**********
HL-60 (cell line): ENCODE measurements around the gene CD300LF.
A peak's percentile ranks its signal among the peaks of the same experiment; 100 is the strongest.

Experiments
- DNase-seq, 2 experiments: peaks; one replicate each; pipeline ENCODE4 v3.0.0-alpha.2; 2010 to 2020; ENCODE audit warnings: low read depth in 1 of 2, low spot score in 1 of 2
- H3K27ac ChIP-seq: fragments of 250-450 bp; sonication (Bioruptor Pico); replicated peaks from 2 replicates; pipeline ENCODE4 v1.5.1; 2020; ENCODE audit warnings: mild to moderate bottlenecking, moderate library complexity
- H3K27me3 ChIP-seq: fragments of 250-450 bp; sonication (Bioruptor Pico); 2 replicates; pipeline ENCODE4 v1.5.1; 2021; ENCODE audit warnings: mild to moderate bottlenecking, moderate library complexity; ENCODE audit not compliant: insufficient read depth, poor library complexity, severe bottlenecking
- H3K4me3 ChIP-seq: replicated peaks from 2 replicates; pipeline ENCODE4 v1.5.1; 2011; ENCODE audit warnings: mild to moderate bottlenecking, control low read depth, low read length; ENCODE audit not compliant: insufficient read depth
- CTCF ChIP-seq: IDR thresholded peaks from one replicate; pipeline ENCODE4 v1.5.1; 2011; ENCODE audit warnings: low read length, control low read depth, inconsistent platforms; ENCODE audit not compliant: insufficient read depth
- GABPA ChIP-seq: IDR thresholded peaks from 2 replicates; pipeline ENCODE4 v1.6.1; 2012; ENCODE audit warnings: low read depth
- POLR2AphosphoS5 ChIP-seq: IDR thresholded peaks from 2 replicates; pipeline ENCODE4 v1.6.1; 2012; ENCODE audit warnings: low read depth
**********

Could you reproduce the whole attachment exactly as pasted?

HL-60 (cell line): ENCODE measurements around the gene CD300LF.
A peak's percentile ranks its signal among the peaks of the same experiment; 100 is the strongest.

Experiments
- DNase-seq, 2 experiments: peaks; one replicate each; pipeline ENCODE4 v3.0.0-alpha.2; 2010 to 2020; ENCODE audit warnings: low read depth in 1 of 2, low spot score in 1 of 2
- H3K27ac ChIP-seq: fragments of 250-450 bp; sonication (Bioruptor Pico); replicated peaks from 2 replicates; pipeline ENCODE4 v1.5.1; 2020; ENCODE audit warnings: mild to moderate bottlenecking, moderate library complexity
- H3K27me3 ChIP-seq: fragments of 250-450 bp; sonication (Bioruptor Pico); 2 replicates; pipeline ENCODE4 v1.5.1; 2021; ENCODE audit warnings: mild to moderate bottlenecking, moderate library complexity; ENCODE audit not compliant: insufficient read depth, poor library complexity, severe bottlenecking
- H3K4me3 ChIP-seq: replicated peaks from 2 replicates; pipeline ENCODE4 v1.5.1; 2011; ENCODE audit warnings: mild to moderate bottlenecking, control low read depth, low read length; ENCODE audit not compliant: insufficient read depth
- CTCF ChIP-seq: IDR thresholded peaks from one replicate; pipeline ENCODE4 v1.5.1; 2011; ENCODE audit warnings: low read length, control low read depth, inconsistent platforms; ENCODE audit not compliant: insufficient read depth
- GABPA ChIP-seq: IDR thresholded peaks from 2 replicates; pipeline ENCODE4 v1.6.1; 2012; ENCODE audit warnings: low read depth
- POLR2AphosphoS5 ChIP-seq: IDR thresholded peaks from 2 replicates; pipeline ENCODE4 v1.6.1; 2012; ENCODE audit warnings: low read depth